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Thursday, March 27, 2014 (read 729 times)
Adolfo Suarez (1932 - 2014)by Tyson
Adolfo Suárez, Spain’s first post-Franco prime minister, died last Sunday. He will be remembered for his effective leadership during Spain’s critical transition period which saw the country move out of a decades-long dictatorship and into a new era of constitutional democracy.
Despite being the son and grandson of Republicans and playing an instrumental role in dismantling Franco’s regime, Suárez joined the National Movement and went on to spend his early political career working within the structure of the dictatorship. After serving as the movement’s vice secretary general, he became the director of the national broadcasting network and remained in that post from 1965 to 1973. He was the deputy secretary general of the National Movement when Franco died in 1975.
Shortly after Franco’s death, King Juan Carlos appointed Suárez as prime minister. The new and relatively unknown leader with extensive experience in the Nationalist Movement was initially a disappointing pick in the eyes of many Spaniards eager for democracy after nearly 40 years of Franco rule. The king and the former nationalist official made an unlikely duo for championing democracy, however an ambitious Political Reform Law passed under their power would lead to a series of major democratic changes achieved within two and a half years. Francoist parliament was forced to liquidate itself (in a popular referendum held later, 94% of voters later approved of the group’s removal), democratic elections were held (Suárez himself was elected prime minister in 77’), and a constitution was drafted. Political prisoners were freed and political parties were legalized, including the controversial Communist Party. To achieve all this, Suárez overcame great challenges such as the threat of ETA terrorism, possible coup attempts by Franco loyalists, and disagreements on policy from socialists, communists and military officials.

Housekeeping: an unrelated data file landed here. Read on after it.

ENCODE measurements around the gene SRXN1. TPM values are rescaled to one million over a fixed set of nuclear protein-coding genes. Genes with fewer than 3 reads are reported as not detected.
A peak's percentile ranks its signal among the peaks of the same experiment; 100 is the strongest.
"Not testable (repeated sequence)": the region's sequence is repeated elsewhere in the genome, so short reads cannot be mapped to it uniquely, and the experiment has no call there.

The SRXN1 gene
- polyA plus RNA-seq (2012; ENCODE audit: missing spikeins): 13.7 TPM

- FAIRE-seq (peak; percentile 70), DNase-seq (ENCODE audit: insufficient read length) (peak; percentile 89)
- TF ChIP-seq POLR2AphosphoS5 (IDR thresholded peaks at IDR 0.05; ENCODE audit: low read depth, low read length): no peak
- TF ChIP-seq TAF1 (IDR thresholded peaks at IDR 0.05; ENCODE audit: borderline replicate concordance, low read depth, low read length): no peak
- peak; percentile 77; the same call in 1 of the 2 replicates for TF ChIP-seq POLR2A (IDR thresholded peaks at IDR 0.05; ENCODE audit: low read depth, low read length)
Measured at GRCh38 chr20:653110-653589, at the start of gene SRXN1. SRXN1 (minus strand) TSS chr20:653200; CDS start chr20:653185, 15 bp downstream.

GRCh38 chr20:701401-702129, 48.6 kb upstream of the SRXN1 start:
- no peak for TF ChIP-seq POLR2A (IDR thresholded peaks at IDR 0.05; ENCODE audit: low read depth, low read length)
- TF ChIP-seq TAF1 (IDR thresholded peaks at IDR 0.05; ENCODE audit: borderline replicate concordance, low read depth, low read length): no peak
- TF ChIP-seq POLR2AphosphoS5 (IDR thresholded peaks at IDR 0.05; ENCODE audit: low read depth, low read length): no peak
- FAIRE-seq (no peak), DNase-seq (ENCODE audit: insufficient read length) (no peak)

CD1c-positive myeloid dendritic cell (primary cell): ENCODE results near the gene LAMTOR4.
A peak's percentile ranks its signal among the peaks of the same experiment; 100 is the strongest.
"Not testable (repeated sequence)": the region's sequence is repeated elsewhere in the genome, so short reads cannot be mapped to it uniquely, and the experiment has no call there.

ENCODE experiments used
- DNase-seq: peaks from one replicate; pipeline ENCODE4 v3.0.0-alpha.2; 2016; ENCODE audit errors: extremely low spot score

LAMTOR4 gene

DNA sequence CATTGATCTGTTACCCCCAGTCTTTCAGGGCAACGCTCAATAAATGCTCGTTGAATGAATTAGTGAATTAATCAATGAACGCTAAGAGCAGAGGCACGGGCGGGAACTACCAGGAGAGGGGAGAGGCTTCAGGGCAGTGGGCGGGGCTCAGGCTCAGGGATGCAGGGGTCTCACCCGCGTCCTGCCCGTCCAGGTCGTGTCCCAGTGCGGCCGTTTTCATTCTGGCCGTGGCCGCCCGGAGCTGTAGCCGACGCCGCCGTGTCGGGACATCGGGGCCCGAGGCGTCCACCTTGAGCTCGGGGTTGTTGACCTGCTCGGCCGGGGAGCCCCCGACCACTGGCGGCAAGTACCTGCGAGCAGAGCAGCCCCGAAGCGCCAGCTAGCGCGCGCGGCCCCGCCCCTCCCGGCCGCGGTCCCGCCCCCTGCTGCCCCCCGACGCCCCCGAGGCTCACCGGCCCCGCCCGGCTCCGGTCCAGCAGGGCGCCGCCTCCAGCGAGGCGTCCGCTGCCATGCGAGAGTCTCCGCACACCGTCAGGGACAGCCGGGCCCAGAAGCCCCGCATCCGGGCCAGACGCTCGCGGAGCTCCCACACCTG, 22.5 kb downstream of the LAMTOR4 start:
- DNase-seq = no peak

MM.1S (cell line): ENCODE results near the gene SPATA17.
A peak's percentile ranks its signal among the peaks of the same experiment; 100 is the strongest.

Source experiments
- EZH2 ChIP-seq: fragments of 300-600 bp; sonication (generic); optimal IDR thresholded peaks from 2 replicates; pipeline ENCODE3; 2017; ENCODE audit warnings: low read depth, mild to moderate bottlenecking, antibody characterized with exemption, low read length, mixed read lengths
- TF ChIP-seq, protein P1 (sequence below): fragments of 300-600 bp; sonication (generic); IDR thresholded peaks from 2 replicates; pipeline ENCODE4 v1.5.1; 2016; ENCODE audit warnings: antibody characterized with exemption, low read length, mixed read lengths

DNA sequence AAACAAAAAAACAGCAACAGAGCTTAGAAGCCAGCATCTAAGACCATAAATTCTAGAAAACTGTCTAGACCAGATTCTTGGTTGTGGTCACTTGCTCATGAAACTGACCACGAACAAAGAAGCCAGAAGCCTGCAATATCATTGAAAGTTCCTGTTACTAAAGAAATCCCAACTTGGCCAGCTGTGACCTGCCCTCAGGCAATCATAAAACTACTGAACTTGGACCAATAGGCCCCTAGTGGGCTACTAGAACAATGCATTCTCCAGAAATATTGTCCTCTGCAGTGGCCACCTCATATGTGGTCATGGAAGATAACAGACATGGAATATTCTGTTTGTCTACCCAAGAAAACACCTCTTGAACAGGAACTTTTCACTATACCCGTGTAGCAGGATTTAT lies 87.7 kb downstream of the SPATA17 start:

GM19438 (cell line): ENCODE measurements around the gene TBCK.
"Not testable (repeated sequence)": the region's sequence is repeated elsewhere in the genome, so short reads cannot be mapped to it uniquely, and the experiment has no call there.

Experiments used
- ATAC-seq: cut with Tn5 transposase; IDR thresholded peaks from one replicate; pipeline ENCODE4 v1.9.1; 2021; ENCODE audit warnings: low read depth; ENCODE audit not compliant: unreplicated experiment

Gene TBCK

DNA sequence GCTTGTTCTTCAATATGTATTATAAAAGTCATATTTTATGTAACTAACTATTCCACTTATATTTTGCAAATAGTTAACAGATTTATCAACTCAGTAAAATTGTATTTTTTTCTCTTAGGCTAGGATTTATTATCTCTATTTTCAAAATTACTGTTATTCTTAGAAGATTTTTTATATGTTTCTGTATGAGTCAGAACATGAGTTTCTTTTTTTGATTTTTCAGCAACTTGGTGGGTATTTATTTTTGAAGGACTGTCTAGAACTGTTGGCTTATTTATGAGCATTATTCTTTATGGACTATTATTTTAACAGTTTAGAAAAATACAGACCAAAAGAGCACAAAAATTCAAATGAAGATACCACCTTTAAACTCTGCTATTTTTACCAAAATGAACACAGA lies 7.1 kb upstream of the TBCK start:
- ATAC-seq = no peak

Despite all the impressive achievements in such a short time, by 1979 tensions within his party, the loss of support from colleagues, and a failing economy were growing concerns that finally lead to his resignation in 1981. On announcing that he would be stepping down from his post, he stated that “my leaving is more beneficial for Spain than if I stayed” going on to insist that he did not want the new democracy to become simply a short lived “parenthesis” in the country’s history. One month later a coup attempt by Lieutenant Colonel Tejero in parliament nearly confirmed his fears.
Suarez continued playing a less visible role in politics throughout the 1980’s and retired in 1991.
Suarez will be remembered as one of the main architects of Spain’s transition to democracy. Considering that Spain had remained under a dictatorship from 1939, the efficiency and speed in which the country adopted, in the mid 1970’s, the foundation of a constitutional democracy still in place today is remarkable. His leadership, brilliant communication skills and selfless determination proved instrumental in uniting opposing political parties to bring about changes that reflected the popular consensus of contemporary Spain.
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